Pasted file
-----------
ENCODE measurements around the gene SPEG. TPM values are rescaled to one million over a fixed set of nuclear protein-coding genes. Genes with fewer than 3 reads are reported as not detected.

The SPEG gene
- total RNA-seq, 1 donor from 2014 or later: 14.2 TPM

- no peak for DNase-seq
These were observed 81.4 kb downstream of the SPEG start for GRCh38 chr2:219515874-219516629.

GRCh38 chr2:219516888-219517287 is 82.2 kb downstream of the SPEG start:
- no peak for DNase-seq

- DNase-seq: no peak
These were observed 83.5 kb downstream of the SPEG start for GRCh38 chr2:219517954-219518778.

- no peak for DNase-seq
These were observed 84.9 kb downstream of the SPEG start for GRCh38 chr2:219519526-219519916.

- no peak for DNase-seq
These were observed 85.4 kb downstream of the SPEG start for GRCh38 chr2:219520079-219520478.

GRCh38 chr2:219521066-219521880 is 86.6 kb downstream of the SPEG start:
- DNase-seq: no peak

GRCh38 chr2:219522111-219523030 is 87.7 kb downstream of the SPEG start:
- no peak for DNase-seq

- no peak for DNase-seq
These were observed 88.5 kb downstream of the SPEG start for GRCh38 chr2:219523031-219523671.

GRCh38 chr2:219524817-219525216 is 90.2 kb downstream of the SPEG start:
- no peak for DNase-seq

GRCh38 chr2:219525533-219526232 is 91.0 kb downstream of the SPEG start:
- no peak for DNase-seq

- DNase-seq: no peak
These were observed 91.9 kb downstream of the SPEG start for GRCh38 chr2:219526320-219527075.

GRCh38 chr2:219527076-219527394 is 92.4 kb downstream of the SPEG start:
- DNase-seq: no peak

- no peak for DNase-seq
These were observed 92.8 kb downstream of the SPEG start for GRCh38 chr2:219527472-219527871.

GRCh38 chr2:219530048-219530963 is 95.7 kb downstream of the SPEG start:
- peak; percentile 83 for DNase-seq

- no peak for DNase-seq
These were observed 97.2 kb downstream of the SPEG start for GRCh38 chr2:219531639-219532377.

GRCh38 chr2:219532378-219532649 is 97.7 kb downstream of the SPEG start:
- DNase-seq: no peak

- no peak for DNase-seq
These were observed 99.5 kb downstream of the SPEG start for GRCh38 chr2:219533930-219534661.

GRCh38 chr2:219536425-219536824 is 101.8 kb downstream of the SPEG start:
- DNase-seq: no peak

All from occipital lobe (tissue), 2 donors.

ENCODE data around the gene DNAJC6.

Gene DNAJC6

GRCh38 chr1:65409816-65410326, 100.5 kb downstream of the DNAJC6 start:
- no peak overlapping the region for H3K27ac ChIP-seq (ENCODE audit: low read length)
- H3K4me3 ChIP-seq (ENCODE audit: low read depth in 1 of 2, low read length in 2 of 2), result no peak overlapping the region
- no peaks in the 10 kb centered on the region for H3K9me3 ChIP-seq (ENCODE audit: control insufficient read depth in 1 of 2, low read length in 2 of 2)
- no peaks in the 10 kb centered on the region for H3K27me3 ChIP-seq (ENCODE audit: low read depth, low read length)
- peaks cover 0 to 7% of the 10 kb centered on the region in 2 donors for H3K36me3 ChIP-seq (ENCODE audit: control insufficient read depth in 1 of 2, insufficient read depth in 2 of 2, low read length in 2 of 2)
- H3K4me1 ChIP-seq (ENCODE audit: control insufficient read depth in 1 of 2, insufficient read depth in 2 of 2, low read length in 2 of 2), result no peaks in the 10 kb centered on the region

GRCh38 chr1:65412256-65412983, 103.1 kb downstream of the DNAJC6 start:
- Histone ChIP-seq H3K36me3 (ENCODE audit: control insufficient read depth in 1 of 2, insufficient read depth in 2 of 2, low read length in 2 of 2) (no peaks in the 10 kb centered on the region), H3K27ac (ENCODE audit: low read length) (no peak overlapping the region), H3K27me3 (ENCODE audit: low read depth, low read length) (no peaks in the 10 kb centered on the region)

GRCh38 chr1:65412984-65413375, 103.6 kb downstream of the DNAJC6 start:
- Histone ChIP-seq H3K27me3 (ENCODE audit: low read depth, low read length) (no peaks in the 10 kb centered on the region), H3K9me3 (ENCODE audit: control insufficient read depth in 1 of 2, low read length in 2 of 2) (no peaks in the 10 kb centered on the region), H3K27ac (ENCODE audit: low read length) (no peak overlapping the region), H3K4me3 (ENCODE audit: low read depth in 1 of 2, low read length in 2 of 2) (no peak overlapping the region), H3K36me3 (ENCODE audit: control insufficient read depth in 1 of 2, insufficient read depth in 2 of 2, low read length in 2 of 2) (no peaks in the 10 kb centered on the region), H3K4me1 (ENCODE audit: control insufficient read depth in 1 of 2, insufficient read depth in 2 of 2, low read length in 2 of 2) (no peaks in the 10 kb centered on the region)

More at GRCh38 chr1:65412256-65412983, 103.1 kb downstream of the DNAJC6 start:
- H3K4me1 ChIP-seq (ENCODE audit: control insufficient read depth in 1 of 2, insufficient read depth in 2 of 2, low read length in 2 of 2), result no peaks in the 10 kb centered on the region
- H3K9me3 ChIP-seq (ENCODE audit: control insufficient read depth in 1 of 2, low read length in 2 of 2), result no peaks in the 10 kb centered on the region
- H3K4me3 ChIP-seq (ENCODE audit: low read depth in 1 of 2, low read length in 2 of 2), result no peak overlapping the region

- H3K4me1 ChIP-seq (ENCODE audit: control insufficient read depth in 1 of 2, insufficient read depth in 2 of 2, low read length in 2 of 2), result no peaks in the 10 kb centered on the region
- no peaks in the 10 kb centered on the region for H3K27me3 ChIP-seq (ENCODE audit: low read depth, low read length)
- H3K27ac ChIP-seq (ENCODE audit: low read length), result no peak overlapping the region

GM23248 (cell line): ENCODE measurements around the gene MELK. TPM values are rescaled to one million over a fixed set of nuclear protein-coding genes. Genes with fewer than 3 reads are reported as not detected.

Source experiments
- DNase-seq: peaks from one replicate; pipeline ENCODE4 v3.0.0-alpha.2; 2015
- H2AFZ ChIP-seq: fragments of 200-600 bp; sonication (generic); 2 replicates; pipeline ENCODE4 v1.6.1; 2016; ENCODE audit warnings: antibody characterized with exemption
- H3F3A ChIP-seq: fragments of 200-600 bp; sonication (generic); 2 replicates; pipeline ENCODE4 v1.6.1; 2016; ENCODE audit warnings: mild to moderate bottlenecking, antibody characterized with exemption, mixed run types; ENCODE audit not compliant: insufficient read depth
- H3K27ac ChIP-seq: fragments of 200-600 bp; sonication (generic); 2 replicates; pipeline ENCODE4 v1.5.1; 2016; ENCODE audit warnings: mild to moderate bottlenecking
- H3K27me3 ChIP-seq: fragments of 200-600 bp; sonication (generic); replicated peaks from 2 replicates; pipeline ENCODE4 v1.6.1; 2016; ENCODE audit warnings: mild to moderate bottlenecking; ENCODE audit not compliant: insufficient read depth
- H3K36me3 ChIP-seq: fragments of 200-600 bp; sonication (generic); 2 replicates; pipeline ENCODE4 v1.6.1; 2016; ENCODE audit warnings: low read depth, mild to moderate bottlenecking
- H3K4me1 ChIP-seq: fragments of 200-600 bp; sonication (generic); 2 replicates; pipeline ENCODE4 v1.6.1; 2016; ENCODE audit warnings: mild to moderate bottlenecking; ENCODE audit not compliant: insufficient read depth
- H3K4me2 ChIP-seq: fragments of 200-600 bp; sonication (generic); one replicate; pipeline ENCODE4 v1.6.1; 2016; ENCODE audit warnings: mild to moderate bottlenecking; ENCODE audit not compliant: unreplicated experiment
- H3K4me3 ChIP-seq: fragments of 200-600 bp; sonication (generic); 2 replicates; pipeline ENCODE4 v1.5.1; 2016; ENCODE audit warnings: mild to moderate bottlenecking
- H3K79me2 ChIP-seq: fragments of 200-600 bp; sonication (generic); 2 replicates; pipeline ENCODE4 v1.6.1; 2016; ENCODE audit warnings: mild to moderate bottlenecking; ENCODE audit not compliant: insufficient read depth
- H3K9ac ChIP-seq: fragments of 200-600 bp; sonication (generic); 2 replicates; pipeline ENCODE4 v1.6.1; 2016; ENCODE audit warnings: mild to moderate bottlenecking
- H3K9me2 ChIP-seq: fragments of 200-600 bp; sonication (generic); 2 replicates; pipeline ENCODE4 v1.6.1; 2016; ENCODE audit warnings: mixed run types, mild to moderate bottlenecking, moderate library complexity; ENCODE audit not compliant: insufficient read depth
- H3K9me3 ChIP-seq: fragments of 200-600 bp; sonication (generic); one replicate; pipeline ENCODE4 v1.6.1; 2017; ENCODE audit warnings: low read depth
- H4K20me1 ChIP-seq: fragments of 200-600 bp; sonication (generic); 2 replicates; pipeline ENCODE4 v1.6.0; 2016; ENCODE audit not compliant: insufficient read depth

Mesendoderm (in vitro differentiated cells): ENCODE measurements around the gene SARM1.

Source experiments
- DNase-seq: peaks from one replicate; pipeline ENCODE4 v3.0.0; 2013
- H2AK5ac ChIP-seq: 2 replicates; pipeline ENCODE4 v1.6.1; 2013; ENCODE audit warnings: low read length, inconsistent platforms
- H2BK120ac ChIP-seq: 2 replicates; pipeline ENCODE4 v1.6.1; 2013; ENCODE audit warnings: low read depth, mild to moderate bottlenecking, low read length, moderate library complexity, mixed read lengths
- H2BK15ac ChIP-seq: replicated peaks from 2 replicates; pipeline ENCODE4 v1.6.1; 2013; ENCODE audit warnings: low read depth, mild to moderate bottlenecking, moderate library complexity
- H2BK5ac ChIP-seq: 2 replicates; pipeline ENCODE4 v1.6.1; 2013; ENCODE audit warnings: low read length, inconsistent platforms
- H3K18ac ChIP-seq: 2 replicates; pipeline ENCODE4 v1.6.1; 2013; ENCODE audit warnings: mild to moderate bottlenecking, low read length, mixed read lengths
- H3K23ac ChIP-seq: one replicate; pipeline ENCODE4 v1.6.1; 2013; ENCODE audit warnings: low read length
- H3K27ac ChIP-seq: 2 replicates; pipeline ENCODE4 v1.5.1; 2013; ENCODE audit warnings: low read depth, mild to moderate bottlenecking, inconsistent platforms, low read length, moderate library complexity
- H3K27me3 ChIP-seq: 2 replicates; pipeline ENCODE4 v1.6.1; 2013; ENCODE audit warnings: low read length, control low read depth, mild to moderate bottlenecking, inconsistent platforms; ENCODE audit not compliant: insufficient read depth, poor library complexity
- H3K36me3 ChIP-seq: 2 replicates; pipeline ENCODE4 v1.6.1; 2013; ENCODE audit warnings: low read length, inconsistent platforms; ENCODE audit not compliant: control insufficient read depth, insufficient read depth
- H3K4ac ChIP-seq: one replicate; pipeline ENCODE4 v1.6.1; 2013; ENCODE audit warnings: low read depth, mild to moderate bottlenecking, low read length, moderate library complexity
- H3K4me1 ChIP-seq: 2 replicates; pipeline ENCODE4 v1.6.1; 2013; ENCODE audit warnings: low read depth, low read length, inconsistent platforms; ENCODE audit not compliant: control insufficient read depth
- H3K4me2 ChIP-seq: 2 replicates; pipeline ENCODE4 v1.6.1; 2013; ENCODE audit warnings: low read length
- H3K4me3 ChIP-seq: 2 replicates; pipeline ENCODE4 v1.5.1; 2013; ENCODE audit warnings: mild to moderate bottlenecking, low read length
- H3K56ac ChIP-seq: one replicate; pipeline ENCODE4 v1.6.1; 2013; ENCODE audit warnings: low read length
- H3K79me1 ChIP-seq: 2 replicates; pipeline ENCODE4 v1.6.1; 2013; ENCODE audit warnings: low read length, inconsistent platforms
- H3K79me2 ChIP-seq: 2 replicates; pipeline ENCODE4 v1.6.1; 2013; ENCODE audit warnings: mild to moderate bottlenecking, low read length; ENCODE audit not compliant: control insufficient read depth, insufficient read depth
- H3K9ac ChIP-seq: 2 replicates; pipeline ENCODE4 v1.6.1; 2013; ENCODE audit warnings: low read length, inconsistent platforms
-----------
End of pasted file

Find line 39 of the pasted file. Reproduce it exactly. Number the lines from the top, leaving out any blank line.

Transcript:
- DNase-seq: no peak